During “Basic Sciences”, aka, M1 and M2 years at most schools, the lectures were somewhat topic/subject specific. All medical schools teach a bit differently, but I would always at least “preview” lectures the day before or day of to see what was coming. This is something I didn’t do early on when I was struggling, mainly because there never seemed to be enough time. Turns out – that was a mistake! Later on, after I was introduced to First Aid, this concept of“previewing” became so helpful for repetition that it ultimately led to me to excel in all my later terms.
I’ve talked to several peers enrolled in various MD and DO programs, and we all say the same thing about med school – “it’s just so much info.” While this is true, the perk of First Aid is that it can serve as that one resource that will put the little details you learn in lecture into perspective. First Aid often gave me the “big picture” or answered my never-ending question of “why do we need to know this”. This is explicitly because First Aid the clinical significance that you may not get in a lecture until a few days later. So again, you’re ahead in a sense because you already know why a piece of information is important, which leads to better understanding and memory solidification!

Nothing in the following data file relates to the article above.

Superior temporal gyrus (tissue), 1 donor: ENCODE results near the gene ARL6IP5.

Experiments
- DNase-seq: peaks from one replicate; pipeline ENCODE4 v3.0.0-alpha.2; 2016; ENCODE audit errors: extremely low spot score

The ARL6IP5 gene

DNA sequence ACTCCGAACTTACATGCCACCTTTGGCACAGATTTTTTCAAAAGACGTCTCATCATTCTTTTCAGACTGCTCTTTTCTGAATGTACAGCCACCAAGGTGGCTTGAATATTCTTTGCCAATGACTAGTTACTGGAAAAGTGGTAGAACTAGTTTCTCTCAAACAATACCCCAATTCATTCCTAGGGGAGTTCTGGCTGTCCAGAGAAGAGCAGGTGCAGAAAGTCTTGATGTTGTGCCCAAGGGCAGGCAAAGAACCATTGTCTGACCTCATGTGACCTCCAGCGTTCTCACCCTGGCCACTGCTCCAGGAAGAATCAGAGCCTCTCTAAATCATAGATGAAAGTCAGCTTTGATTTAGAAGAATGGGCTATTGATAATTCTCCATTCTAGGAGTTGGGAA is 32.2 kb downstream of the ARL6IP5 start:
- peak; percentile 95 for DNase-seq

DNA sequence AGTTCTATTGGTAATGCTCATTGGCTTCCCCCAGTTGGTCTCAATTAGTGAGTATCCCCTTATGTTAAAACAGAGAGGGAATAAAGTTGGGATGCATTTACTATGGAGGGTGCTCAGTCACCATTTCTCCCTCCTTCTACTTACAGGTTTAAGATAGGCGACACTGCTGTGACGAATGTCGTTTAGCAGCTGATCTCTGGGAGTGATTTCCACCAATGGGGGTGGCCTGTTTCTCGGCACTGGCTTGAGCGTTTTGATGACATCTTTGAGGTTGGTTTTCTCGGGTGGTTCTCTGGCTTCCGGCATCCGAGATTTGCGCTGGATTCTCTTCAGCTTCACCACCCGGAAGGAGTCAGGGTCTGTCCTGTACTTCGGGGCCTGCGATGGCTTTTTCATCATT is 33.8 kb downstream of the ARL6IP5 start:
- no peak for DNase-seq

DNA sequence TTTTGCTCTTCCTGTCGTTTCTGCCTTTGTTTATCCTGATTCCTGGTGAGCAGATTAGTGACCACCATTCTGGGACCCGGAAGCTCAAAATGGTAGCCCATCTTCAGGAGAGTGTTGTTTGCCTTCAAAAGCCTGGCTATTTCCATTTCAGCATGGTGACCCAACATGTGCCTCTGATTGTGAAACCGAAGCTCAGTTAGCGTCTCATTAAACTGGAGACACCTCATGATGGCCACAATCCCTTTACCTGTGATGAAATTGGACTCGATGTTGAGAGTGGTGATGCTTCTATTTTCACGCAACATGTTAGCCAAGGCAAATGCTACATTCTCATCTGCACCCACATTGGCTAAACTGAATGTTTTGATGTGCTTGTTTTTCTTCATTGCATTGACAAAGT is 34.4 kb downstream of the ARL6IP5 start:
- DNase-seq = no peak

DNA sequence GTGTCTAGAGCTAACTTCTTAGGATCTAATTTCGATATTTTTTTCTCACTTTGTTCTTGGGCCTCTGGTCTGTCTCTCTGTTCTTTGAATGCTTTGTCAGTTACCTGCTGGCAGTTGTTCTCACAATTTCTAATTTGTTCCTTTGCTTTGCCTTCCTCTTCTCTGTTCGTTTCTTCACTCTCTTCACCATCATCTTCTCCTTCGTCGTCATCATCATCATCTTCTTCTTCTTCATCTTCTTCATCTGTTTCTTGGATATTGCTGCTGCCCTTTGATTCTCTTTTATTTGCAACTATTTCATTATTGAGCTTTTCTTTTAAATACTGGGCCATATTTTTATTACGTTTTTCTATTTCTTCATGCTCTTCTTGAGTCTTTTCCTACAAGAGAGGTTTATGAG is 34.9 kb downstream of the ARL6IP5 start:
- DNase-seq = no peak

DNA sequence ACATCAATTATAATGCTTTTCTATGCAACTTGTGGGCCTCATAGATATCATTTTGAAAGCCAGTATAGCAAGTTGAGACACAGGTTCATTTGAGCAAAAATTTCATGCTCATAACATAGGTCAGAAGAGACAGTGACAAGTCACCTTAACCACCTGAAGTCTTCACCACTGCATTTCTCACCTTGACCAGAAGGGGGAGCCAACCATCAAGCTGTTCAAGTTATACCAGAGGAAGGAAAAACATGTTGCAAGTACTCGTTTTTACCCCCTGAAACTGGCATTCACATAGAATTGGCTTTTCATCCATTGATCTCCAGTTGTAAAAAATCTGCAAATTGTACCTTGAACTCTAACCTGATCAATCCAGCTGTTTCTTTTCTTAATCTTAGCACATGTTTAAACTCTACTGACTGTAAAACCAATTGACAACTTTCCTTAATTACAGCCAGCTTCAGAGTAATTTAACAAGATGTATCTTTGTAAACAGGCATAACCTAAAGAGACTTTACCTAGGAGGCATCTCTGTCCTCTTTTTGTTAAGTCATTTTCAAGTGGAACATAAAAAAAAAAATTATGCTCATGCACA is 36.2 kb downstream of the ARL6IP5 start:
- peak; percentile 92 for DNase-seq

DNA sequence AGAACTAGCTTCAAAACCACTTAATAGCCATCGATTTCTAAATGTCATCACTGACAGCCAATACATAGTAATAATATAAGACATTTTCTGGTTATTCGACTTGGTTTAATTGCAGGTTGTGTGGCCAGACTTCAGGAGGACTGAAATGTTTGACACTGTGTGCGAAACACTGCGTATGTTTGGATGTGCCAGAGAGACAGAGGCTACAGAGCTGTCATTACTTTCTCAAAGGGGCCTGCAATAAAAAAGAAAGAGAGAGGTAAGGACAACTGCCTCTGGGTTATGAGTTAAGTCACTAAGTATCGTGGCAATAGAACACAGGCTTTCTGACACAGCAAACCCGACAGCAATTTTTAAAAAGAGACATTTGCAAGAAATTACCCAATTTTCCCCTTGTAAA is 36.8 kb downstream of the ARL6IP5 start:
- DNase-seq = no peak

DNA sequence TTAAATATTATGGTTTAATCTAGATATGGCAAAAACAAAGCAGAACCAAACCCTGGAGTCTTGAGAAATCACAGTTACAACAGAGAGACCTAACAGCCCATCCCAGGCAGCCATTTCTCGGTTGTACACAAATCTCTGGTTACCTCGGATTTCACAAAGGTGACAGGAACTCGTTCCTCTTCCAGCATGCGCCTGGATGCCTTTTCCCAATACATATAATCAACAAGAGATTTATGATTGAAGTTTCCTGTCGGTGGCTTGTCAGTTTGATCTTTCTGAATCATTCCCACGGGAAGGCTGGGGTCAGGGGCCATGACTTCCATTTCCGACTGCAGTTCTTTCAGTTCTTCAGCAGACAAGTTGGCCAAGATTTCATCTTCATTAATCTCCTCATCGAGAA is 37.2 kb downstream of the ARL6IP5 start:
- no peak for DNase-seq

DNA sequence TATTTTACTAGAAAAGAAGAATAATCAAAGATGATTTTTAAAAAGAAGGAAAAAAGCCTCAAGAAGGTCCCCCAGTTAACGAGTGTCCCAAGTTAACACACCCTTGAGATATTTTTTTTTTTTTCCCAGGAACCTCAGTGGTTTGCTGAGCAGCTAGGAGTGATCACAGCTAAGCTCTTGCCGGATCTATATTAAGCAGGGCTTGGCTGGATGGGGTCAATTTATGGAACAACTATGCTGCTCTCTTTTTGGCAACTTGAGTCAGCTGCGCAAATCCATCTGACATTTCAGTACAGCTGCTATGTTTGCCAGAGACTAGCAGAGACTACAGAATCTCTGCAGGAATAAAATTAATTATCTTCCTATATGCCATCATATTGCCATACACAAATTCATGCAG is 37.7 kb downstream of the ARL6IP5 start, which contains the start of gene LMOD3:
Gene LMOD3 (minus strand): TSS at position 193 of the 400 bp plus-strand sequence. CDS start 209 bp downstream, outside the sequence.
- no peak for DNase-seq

…this concept of“previewing” became so helpful for repetition that it ultimately led to me to excel in all my later term
As for my approach to specific subjects:
Biochemistry: Preview – I’d glance at the entire pathway in First Aid and note to self any clinically significant info.
Pharmacology: Preview – The book gives clear mechanisms of action and side effects, which I’d review before class. I would add or highlight additional side effects if they were emphasized in lecture.
Pathology: Honestly, I varied in whether I reviewed the content before or after lecture. First Aid is particularly useful for giving you a 1-2 page snapshot of what may take 50 slides in class.
Micro: Preview – I would flip through First Aid to familiarize myself so I’m not so overwhelmed during lecture, but I wouldn’t try to delve in too heavily until after class was over.
Later, I also used First Aid during dedicated USMLE Step 1 Review. When I reviewed a class lecture or even a topic, I would always make sure to have First Aid open to that same topic. I would then add in any detail or information that wasn’t in the book as side notes in the margins. That way, I could use First Aid as my study hub/scaffolding resource, especially later in prep when there was literally no time to go through all the lecture slides.
Even now, I find myself flipping back to lysosomal storage disorders and pediatric bone tumors in my First Aid – my Ole Faithful – to prepare for shelf exams. So, bring home your copy – or dust it off – and start organizing your med school studies today!
First Aid is naturally one of the most popular resources added to Cram Fighter study schedules. Cram Fighter has done the work of dividing the book down the individual page, so you can map out a detailed schedule to review the book (or just specific subjects or systems) with a couple clicks! Sign up for a free 7 day Cram Fighter trial now and add First Aid to your selected resources.
About the Author
Ashton K. Henley is a third year medical student at St. George's University. She considers herself a 'non-traditional' student with over 10 years of experience in the insurance side of medicine. She is passionate about the importance of patient education and plans to become a family medicine physician with additional fellowship in integrative or palliative care medicine.